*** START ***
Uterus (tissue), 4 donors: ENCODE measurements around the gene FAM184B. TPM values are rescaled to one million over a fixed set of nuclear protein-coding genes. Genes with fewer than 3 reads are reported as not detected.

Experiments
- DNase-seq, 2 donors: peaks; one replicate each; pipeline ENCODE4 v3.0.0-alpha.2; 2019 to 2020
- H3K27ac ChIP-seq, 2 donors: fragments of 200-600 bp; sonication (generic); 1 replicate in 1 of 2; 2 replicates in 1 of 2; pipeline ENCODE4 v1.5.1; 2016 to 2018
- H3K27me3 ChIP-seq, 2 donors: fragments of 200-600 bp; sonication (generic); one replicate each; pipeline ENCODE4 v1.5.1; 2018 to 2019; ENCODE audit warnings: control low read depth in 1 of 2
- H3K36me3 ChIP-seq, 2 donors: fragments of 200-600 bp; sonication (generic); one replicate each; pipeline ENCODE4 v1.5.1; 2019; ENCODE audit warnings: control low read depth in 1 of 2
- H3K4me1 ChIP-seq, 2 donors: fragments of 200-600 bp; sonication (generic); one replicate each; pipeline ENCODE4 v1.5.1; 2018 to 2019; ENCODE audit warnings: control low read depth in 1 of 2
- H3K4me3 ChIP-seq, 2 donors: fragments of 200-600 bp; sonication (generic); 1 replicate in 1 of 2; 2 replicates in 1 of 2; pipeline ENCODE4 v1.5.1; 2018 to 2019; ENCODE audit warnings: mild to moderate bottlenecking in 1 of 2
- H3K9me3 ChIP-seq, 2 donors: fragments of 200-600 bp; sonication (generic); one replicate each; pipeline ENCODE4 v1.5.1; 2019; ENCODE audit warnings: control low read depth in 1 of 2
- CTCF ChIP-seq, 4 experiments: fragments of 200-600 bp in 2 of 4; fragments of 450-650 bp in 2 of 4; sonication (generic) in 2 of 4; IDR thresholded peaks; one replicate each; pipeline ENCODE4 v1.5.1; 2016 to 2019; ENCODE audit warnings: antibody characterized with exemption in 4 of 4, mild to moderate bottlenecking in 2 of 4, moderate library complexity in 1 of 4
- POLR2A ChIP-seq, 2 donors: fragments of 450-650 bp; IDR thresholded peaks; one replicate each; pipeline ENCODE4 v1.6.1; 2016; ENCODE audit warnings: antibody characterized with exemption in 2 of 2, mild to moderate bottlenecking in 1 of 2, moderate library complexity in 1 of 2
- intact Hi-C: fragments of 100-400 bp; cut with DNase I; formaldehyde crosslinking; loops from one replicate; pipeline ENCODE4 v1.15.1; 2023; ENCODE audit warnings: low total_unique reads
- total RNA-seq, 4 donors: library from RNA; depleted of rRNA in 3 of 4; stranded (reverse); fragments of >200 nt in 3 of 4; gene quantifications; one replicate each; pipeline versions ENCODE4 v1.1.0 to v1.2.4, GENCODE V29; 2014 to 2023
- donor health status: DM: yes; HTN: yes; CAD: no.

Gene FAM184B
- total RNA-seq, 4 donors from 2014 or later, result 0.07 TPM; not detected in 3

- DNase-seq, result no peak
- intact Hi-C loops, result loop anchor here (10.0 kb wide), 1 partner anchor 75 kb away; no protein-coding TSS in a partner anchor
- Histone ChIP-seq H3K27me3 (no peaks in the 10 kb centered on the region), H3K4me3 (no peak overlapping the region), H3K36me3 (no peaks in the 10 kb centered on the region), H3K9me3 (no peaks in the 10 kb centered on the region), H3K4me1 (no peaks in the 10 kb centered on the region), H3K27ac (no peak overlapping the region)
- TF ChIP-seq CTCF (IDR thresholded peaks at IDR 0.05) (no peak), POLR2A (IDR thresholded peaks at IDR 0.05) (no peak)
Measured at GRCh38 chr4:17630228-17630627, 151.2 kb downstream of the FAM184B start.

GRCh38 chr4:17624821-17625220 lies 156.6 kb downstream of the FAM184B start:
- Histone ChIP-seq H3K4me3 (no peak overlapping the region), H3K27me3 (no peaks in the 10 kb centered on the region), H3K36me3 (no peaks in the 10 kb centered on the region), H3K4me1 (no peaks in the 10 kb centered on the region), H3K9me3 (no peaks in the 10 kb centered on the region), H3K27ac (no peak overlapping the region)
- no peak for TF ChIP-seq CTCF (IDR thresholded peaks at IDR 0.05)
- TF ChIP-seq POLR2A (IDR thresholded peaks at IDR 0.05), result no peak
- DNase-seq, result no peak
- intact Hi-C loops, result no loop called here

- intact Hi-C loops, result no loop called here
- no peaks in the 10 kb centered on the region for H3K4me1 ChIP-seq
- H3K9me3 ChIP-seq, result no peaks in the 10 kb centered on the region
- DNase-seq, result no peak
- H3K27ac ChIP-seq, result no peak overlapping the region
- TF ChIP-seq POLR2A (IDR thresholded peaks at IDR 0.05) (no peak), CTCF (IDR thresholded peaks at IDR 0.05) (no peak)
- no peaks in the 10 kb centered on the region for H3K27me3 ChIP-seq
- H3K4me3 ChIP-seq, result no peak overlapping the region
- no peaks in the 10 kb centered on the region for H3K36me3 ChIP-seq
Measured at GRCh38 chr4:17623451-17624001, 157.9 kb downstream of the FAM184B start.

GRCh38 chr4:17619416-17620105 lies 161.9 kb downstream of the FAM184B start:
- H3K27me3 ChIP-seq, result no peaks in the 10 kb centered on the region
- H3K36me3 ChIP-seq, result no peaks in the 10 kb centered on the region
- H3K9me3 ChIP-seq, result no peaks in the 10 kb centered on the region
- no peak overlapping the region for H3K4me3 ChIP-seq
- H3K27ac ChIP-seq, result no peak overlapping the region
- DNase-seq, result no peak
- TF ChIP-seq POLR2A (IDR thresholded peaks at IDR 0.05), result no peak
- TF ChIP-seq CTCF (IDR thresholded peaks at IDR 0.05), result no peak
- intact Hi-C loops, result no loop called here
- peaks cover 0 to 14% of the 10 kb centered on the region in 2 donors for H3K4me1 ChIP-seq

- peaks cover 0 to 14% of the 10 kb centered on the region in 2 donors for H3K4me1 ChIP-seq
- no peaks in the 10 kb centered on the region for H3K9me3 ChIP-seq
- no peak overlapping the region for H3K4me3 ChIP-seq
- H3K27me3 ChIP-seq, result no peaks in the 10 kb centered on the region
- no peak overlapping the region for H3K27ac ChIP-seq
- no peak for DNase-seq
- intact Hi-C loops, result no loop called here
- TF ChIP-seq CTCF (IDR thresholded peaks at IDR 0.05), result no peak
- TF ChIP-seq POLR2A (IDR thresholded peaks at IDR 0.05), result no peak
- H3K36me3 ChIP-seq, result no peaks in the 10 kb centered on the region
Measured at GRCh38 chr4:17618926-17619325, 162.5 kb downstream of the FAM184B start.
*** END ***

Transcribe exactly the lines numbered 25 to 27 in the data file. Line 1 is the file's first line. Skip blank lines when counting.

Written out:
- TF ChIP-seq POLR2A (IDR thresholded peaks at IDR 0.05), result no peak
- DNase-seq, result no peak
- intact Hi-C loops, result no loop called here